Jamie and I have a tradition. We end each of our 180 days trips in Sydney and we spend our last evening in Australia at the St George Open Air Cinema.
This is, without any doubt whatsoever, the most spectacular setting for any movie theater in the world. It sits right at the eastern edge of Sydney’s Royal Botanic Garden and overlooks the Sydney Opera House, the iconic Harbour Bridge, and the Sydney skyline. Giant fruit bats soar overhead and harbour cruise boats pass behind the screen.
It’s so incredibly beautiful that it sometimes becomes difficult to keep your attention on the screen.
Tonight’s film was Three Billboards Outside Ebbing, Missouri, a great, great film. The only problem is that we’re not quite sure how it ended.
Rain was in tonight’s forecast, so the Open Air Cinema handed out plastic ponchos to everyone as they came in the gate. But it was an absolutely beautiful evening — warm with a gentle breeze across the harbour.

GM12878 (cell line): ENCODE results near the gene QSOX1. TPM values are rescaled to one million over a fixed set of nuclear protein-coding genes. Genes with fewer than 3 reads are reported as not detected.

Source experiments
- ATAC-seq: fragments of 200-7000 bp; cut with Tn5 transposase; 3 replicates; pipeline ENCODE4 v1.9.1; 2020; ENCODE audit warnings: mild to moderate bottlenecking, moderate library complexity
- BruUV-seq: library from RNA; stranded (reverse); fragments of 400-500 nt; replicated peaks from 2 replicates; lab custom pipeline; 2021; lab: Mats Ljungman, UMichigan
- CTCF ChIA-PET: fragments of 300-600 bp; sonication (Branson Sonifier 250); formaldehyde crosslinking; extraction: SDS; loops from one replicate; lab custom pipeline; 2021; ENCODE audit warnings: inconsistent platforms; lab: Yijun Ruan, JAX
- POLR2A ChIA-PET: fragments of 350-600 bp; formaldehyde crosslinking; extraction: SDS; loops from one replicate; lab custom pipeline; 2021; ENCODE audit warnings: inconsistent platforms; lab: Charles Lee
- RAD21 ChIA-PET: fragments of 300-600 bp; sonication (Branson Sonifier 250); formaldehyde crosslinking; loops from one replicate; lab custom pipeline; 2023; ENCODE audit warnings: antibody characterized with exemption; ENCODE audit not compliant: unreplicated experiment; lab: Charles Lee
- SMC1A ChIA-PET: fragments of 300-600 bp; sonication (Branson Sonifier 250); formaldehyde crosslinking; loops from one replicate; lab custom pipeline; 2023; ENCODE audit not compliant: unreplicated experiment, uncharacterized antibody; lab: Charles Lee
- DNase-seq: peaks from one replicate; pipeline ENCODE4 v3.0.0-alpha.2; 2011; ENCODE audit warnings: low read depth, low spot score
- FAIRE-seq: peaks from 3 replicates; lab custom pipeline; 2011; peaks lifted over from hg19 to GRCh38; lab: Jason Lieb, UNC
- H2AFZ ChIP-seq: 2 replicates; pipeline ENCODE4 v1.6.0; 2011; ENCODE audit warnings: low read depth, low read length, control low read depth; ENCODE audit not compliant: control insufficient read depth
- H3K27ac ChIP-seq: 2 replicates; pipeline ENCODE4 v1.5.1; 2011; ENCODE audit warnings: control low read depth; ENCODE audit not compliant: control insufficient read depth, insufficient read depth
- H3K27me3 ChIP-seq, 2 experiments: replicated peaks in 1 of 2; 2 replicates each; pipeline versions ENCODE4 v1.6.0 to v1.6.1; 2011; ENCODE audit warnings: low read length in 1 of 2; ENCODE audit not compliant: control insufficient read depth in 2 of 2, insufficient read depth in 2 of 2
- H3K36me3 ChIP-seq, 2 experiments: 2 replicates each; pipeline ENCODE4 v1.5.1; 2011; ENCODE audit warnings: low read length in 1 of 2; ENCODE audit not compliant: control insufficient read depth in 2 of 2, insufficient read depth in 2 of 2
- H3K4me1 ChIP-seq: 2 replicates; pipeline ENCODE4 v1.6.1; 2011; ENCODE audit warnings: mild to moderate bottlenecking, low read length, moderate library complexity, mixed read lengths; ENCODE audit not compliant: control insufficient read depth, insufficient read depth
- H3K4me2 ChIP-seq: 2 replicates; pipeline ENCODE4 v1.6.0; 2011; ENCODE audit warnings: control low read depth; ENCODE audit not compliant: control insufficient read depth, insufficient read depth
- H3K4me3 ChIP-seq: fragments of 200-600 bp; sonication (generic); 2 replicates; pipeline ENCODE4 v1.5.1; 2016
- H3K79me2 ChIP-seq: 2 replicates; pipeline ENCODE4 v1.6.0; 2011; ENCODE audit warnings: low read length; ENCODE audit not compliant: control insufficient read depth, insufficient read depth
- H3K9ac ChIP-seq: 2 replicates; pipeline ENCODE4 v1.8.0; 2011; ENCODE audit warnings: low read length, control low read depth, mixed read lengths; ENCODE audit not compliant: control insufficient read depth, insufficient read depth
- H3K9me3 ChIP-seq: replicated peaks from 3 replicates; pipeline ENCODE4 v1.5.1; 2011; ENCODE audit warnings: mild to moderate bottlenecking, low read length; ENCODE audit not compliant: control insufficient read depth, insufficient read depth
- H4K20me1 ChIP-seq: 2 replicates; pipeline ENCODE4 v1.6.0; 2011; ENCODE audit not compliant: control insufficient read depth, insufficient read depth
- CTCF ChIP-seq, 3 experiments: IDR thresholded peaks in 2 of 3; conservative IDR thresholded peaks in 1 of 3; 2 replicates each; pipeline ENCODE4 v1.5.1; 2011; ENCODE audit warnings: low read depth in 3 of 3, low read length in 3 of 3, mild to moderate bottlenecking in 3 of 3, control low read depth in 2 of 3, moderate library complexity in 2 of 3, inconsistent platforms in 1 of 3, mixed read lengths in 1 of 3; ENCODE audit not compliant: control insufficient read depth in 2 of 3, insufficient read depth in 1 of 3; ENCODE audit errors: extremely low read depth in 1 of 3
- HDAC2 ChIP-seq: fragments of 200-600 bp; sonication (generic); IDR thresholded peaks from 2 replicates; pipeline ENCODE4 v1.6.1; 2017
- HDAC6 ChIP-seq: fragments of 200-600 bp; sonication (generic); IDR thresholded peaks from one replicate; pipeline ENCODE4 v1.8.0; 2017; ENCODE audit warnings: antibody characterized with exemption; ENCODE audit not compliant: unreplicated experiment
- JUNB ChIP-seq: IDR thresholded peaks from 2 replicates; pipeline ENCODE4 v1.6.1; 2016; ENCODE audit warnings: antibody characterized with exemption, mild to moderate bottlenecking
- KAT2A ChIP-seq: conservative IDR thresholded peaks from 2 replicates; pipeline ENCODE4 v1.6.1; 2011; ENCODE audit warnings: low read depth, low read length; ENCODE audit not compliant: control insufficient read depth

Well, that’s an accurate description of the weather for the first 105 minutes of the film, but with ten minutes left, rain began pouring down like sugar on my morning corn flakes. It came down so quickly and so hard that everyone in the audience was immediately drenched (everyone includes both of us).
Five hundred people simultaneously began struggling to get inside their plastic ponchos. Between the sound of all those ponchos rustling, the rain pelting down on all that plastic, and the subsequent sound being muffled by the ponchos’ hoods, I don’t think anyone in attendance has any idea how the film ended.
All I know is that Frances McDormand ended up in a car with someone I didn’t expect her to end up in a car with. (I left that intentionally vague in order not the spoil the ending for anyone, despite the fact that I am not certain how it ended.)
Luckily, Jamie and I will have a chance to correct that problem on our flight home. Qantas is showing Three Billboards Outside Ebbing, Missouri on all international flights this month.